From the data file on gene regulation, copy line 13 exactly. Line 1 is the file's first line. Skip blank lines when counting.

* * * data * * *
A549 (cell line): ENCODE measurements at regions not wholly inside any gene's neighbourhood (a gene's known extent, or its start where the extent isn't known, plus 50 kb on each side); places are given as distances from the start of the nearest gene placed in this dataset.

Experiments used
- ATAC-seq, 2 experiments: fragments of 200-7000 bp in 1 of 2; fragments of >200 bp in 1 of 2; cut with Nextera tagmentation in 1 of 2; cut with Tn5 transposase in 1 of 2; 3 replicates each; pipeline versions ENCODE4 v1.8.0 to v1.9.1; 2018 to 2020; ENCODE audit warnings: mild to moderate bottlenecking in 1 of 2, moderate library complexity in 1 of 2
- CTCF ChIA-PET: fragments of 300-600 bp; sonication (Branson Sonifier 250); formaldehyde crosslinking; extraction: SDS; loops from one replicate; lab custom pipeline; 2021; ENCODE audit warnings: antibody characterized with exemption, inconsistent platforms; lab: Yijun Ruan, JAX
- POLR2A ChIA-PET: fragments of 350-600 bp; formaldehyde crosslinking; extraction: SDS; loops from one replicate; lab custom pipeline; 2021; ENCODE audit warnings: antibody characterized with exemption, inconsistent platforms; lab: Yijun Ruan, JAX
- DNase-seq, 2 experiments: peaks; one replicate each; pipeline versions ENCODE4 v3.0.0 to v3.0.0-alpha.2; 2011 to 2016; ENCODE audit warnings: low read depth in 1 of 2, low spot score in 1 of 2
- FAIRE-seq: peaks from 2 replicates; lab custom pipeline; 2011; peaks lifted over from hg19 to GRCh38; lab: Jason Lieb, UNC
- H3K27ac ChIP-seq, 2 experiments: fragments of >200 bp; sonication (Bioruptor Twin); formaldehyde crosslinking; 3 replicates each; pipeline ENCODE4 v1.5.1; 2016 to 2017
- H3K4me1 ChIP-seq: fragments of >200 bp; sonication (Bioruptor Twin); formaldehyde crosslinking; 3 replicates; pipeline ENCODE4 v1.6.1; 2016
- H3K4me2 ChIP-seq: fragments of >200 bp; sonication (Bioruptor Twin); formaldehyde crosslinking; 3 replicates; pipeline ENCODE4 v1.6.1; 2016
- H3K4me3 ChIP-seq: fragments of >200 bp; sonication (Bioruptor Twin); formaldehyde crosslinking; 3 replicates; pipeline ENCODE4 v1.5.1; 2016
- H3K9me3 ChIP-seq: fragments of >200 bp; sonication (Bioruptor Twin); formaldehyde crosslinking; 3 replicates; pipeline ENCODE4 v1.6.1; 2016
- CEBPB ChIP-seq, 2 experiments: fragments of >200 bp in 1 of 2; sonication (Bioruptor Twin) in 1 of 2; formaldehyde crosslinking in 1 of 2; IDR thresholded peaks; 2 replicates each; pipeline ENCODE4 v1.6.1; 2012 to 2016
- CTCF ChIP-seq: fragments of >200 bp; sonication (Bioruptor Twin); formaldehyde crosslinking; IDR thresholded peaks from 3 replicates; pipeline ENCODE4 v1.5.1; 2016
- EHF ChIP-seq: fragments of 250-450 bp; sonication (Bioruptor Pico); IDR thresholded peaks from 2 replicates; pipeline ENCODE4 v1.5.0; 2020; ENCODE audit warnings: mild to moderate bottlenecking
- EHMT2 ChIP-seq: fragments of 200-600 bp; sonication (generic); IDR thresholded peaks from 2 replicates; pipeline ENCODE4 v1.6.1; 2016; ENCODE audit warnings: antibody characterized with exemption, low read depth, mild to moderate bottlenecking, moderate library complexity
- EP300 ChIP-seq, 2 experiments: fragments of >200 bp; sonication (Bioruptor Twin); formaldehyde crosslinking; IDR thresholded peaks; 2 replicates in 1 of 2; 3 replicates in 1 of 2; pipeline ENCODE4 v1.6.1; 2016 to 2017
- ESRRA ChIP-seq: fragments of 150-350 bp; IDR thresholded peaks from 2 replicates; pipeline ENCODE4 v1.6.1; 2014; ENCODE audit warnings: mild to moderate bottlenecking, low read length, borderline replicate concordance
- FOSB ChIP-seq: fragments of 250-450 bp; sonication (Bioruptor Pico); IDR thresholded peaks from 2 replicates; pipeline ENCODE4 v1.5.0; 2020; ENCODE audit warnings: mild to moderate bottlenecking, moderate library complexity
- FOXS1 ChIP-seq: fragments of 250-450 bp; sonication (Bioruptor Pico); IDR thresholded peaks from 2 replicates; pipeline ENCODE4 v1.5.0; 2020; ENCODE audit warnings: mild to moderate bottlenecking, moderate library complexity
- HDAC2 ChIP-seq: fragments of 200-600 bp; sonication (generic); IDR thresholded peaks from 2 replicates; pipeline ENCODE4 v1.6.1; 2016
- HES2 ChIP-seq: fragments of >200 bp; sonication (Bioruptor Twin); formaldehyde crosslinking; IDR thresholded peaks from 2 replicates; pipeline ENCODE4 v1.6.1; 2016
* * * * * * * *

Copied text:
- CEBPB ChIP-seq, 2 experiments: fragments of >200 bp in 1 of 2; sonication (Bioruptor Twin) in 1 of 2; formaldehyde crosslinking in 1 of 2; IDR thresholded peaks; 2 replicates each; pipeline ENCODE4 v1.6.1; 2012 to 2016